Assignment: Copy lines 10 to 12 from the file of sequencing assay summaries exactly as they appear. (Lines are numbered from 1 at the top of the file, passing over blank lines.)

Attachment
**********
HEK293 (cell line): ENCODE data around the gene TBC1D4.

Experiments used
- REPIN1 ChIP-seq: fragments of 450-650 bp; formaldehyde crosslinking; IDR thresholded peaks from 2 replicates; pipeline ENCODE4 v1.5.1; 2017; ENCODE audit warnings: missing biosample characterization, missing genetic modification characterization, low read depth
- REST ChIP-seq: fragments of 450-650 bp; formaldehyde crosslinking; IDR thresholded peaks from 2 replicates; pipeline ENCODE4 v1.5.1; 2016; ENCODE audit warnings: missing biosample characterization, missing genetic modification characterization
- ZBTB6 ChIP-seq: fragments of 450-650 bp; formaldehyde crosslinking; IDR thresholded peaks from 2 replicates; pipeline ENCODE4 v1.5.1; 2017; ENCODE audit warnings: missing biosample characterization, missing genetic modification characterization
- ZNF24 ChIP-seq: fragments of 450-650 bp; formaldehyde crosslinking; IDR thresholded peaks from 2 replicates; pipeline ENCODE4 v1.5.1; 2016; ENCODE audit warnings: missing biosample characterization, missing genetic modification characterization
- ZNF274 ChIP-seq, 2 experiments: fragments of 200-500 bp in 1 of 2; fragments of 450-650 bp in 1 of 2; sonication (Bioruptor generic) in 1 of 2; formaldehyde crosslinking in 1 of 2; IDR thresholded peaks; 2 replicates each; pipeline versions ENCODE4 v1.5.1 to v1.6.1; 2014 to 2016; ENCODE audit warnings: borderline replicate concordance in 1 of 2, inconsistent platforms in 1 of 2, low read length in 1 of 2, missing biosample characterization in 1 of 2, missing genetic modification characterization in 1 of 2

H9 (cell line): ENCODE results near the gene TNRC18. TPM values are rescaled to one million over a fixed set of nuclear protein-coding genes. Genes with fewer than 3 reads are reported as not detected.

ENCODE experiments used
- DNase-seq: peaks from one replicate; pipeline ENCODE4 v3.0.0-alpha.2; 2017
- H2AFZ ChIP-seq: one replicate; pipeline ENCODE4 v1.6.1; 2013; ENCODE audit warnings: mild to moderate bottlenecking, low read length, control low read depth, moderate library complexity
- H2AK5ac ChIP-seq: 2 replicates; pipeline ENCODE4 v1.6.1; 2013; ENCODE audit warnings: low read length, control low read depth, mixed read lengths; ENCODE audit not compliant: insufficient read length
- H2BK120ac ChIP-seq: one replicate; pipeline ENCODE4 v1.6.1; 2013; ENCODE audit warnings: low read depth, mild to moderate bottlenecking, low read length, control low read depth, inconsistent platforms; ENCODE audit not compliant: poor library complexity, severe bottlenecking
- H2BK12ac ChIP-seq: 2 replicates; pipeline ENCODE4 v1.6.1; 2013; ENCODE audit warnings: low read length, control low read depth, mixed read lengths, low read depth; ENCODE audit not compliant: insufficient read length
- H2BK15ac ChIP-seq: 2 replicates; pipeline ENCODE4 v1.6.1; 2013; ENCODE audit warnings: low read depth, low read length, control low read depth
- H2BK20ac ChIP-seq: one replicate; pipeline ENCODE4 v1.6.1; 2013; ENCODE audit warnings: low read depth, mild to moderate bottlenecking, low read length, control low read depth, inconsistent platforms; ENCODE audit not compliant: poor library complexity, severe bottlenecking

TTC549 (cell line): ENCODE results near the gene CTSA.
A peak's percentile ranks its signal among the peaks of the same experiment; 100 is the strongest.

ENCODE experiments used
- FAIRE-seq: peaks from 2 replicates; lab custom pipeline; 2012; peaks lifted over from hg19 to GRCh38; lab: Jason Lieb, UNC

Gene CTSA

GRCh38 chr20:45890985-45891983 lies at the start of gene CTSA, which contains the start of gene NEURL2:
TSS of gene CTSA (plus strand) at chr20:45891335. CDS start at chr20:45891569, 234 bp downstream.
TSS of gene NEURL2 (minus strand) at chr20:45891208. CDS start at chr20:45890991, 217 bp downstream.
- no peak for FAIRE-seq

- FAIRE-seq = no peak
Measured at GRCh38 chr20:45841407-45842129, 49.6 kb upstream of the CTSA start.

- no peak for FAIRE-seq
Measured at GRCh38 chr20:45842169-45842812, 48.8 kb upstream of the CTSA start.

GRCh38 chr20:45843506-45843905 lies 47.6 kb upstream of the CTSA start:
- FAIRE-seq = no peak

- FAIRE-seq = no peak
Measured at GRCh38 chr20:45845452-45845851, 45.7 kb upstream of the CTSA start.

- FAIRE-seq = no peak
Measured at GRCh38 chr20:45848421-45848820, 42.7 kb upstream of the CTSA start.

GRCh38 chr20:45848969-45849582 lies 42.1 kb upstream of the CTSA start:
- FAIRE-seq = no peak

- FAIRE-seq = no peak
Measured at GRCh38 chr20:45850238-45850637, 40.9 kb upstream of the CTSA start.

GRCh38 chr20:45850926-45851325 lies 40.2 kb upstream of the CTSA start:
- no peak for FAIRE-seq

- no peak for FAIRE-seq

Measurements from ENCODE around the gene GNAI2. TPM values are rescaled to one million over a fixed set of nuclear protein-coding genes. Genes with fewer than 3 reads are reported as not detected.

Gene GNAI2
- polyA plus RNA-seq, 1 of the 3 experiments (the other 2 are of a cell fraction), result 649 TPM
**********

- DNase-seq: peaks from one replicate; pipeline ENCODE4 v3.0.0-alpha.2; 2017
- H2AFZ ChIP-seq: one replicate; pipeline ENCODE4 v1.6.1; 2013; ENCODE audit warnings: mild to moderate bottlenecking, low read length, control low read depth, moderate library complexity
- H2AK5ac ChIP-seq: 2 replicates; pipeline ENCODE4 v1.6.1; 2013; ENCODE audit warnings: low read length, control low read depth, mixed read lengths; ENCODE audit not compliant: insufficient read length